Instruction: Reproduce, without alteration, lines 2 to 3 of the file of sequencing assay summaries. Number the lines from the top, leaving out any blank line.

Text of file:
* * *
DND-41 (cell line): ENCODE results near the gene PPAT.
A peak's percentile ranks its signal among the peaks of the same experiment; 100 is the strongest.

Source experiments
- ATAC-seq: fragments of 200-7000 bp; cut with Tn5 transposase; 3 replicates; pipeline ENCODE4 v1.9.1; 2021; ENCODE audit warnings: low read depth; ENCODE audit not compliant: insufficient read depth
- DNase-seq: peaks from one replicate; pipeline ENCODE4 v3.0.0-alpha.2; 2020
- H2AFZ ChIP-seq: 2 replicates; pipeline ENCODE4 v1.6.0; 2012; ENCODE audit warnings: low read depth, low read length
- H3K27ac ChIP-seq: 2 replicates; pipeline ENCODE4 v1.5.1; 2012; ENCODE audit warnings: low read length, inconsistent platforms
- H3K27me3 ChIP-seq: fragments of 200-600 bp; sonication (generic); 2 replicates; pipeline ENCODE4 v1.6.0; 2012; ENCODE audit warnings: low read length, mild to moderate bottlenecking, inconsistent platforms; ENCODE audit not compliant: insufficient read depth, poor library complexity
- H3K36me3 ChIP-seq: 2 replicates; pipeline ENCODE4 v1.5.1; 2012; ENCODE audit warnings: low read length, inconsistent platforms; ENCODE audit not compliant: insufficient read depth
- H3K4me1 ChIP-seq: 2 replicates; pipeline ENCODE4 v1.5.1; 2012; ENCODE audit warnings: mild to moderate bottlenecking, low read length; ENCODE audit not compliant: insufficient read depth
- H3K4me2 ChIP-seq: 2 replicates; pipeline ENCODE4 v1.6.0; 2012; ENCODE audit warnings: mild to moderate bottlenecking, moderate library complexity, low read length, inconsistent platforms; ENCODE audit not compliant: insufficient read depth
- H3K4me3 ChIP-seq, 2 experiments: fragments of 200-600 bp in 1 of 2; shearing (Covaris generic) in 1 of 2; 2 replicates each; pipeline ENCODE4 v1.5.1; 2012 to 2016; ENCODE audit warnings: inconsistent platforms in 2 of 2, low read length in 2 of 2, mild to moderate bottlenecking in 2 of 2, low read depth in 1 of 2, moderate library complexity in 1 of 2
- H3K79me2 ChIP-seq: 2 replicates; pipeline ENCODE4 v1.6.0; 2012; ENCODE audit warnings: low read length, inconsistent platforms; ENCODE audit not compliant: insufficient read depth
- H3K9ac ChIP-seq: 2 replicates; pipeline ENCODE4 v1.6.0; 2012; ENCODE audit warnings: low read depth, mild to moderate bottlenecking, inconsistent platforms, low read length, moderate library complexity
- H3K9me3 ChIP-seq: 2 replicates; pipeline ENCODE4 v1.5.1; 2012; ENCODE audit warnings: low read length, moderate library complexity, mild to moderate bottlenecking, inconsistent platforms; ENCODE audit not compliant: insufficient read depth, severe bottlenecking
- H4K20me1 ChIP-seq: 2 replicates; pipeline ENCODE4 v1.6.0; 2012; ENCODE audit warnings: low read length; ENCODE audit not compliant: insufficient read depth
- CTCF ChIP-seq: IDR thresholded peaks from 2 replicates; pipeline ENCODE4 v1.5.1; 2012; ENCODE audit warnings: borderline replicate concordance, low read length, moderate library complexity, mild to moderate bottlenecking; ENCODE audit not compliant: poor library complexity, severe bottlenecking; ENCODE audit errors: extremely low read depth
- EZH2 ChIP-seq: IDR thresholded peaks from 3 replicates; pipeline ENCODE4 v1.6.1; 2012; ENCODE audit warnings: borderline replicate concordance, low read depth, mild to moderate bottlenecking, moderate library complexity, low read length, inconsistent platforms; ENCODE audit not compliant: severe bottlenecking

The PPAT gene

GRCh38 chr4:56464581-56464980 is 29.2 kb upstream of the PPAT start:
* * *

A peak's percentile ranks its signal among the peaks of the same experiment; 100 is the strongest.

Source experiments